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Goedele Gulikers

Writing (check this page soon for updated links)

    Plagiarism and Academic Integrity

    Different Types of Writing:

    Timed Writing
    Paragraph and Essay Writing
    Journal Writing
    Research Writing

    Plagiarism and Academic Integrity

Academic dishonesty, including cheating, fabrication of information, facilitating academic dishonesty will not be tolerated. You can read about this in the Student Handbook under Policies and Regulations

The Writing Center at Indiana University gives a clear explanation and examples about plagiarism, and the correct way to paraphrase.

    Different Types of Writing:

    Timed Writing

This type of writing is used to practice writing answer paragraphs to exam questions. Since the time for writing is limited, we call this "timed writing". The focus of this kind of writing is on brainstorming ideas, organizing ideas, and using appropriate connectors to show your understanding of the course material.

When practicing timed writing paragraphs, I will comment on the following three parts:
content, format, and mechanics (grammar and spelling).


    Paragraph and Essay Writing
    Journal Writing

Journal writing is used to practice writing without having to worry about accuracy. Your journal should be a place where you can record ideas and feelings, analyze the things you work on in your writing class, and analyze your own writing process. This kind of writing practice will help you to write more quickly and fluently. Since journal writing is not graded, it is also an excellent opportunity to practice different styles and new vocabulary.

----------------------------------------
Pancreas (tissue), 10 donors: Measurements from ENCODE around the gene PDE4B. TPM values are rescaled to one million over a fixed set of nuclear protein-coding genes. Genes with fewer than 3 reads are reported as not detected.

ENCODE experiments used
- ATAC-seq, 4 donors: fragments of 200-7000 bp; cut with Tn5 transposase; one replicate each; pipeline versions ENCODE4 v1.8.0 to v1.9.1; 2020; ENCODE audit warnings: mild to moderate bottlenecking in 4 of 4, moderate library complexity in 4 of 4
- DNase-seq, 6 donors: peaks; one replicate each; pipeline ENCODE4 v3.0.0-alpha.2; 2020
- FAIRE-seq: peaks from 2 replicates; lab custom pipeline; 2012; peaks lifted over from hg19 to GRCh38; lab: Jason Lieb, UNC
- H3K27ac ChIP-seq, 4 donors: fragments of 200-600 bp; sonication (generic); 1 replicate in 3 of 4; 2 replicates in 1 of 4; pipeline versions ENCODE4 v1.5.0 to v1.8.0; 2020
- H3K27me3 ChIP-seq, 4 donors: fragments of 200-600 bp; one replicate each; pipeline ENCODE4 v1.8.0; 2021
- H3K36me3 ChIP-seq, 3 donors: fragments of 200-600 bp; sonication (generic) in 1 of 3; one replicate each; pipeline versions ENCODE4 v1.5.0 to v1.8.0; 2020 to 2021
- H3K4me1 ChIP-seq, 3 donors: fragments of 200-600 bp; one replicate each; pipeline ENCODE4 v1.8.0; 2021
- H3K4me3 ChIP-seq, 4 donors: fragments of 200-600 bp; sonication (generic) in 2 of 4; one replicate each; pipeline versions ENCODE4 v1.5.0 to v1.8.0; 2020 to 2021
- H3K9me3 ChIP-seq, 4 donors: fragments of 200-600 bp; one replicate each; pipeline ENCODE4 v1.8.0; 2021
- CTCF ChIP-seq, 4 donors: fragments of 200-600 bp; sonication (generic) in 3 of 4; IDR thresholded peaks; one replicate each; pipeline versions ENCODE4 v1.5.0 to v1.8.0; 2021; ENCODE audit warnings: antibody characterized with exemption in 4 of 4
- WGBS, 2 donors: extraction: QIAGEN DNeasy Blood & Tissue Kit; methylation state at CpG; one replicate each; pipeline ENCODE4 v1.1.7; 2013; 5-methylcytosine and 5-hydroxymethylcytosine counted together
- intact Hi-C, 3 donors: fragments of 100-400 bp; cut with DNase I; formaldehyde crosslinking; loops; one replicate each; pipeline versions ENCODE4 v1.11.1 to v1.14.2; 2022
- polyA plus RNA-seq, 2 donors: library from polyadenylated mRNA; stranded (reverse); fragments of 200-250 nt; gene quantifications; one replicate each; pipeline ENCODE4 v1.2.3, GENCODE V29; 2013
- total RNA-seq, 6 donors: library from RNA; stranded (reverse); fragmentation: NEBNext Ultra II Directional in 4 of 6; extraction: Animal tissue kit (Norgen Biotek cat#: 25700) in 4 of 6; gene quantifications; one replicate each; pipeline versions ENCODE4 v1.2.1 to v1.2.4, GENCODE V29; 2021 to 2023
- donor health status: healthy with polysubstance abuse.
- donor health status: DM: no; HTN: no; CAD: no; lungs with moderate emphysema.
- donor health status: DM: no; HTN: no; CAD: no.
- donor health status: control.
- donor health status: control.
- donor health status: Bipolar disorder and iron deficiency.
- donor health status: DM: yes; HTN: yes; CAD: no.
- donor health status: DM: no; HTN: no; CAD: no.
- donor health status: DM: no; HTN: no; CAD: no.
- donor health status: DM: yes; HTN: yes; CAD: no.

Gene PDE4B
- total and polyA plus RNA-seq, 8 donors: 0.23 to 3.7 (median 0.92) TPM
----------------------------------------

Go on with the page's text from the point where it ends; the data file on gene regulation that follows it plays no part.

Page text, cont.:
There are several important points to remember about your journal:
- you will be expected to make entries in your journal at least three times per week.
- the contents of your journal is primarily for you, not for me. I will write comments, and maybe ask questions, but I will not correct your grammar or writing style.
- always allow yourself enough time. Rather than writing just a few sentences, take the time to express yourself thoroughly.

Read through the following examples to see what types of entries you can make in your journal.

1. Personal Response Entry
In this type of entry you write your personal reaction to something. Your entry should discuss your opinions and feelings about something you have read, or watched, or about something we have discussed in class. Below are some examples of the questions you might keep in mind when writing this type of entry:
    How did you feel about reading ....?
    Do you agree or disagree with ....?
    Is .... new for you, or do you have experience with it?
    How does .... relate to your experience?
    Do you enjoy this type of reading/project/discussion? Explain why or why not.

2. Self-Observation Entry
In this type of entry you are asked to analyze your own process of learning to improve your writing. Below are some examples of the questions you might keep in mind when writing this type of entry:
    What steps did you go through in completing this writing assignment?
    Was your writing process effective, or are there things you would do differently next time?
    Think back to earlier writing. What differences do you see in your writing then versus now?
    Explain how you felt about working with your classmates to revise your writing. Why is this process helpful? difficult? interesting?

3. Summary Entry

4. Open Entry

5. Workshop Entry


    Research Writing

 

Last modified: August 2003